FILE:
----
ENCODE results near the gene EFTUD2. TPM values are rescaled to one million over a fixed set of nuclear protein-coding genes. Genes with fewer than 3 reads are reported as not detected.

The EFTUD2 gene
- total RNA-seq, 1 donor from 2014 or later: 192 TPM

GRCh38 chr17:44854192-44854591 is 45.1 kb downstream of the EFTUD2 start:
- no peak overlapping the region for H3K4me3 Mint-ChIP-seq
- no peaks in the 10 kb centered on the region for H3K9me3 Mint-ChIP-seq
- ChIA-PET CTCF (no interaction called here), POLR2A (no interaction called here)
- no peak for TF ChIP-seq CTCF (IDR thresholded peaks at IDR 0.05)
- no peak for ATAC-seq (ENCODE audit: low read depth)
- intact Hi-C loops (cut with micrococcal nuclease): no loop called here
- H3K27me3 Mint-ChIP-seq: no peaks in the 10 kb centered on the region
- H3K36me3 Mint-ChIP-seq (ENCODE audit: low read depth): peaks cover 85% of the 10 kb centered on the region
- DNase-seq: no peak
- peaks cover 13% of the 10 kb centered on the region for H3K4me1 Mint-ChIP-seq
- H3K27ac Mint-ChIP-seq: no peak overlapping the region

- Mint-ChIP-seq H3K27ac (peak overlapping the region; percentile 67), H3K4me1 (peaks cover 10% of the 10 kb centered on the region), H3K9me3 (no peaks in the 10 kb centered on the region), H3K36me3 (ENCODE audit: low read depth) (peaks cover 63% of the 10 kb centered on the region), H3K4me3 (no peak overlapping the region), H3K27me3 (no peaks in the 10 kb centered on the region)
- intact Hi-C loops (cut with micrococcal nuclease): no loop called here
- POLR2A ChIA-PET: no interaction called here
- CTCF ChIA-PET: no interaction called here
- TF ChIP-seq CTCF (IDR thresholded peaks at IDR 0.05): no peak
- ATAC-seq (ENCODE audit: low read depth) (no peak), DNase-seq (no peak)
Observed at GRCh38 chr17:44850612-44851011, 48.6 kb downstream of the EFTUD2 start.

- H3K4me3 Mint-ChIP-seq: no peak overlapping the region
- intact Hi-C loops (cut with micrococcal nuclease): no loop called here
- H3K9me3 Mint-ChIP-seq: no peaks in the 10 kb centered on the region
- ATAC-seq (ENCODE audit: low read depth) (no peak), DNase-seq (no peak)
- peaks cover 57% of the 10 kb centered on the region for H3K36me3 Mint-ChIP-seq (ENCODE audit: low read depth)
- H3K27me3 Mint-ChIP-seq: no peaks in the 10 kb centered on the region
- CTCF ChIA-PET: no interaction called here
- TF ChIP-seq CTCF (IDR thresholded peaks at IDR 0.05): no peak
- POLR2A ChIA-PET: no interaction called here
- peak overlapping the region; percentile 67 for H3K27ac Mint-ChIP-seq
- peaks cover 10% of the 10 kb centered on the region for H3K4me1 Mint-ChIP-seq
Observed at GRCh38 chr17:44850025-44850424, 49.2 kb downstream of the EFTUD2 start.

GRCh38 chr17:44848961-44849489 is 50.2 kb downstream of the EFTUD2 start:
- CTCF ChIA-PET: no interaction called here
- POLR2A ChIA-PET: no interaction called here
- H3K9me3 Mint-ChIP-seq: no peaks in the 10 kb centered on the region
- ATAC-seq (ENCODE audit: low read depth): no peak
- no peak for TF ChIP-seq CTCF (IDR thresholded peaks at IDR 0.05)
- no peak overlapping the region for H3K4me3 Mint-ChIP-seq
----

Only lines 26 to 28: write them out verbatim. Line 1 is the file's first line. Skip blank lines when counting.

- ATAC-seq (ENCODE audit: low read depth) (no peak), DNase-seq (no peak)
- peaks cover 57% of the 10 kb centered on the region for H3K36me3 Mint-ChIP-seq (ENCODE audit: low read depth)
- H3K27me3 Mint-ChIP-seq: no peaks in the 10 kb centered on the region